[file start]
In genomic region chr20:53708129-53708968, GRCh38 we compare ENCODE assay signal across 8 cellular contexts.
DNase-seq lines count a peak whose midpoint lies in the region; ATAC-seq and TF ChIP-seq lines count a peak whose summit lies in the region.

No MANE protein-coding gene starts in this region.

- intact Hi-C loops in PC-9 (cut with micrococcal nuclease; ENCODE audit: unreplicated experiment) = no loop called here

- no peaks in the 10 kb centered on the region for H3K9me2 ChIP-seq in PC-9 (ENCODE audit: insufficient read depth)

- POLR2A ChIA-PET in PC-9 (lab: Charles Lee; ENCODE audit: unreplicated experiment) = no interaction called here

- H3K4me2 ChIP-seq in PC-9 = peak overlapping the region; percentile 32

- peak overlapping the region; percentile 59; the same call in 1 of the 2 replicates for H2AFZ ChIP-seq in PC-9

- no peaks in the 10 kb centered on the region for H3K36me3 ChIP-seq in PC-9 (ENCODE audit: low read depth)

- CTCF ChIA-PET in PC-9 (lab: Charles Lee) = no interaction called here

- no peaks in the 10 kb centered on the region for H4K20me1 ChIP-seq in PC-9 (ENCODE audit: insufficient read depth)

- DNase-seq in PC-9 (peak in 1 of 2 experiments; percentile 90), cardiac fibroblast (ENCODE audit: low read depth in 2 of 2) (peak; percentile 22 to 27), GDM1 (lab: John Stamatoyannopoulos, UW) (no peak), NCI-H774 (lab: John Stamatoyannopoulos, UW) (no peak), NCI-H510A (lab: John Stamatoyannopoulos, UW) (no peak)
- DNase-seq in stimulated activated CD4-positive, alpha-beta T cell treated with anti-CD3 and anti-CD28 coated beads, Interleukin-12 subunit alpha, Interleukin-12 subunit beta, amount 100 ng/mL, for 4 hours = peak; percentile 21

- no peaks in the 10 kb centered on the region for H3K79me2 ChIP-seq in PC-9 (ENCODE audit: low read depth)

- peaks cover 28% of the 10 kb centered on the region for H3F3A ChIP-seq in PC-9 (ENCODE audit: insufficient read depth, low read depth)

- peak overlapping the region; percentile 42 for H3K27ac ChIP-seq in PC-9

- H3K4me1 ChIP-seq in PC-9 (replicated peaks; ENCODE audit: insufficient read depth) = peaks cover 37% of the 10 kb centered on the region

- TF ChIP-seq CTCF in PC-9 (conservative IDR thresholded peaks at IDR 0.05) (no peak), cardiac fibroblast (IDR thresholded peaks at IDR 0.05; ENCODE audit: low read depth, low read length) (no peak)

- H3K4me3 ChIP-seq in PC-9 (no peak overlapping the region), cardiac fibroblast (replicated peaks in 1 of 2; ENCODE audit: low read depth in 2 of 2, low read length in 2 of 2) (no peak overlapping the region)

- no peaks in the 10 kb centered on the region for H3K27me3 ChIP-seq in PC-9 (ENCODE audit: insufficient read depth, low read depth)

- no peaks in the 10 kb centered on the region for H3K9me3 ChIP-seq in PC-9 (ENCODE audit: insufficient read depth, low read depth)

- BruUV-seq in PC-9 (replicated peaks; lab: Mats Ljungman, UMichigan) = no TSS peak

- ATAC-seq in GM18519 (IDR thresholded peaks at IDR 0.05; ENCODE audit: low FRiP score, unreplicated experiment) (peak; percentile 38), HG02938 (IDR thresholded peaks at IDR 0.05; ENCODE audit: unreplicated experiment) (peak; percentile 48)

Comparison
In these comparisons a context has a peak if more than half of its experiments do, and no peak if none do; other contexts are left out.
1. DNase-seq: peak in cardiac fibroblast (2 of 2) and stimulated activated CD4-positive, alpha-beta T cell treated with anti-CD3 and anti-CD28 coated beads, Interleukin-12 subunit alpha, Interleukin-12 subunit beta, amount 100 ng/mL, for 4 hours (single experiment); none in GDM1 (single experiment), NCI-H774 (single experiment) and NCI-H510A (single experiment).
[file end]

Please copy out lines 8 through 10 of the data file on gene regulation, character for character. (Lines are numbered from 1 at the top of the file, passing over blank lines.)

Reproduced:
- peak overlapping the region; percentile 59; the same call in 1 of the 2 replicates for H2AFZ ChIP-seq in PC-9

- no peaks in the 10 kb centered on the region for H3K36me3 ChIP-seq in PC-9 (ENCODE audit: low read depth)

- CTCF ChIA-PET in PC-9 (lab: Charles Lee) = no interaction called here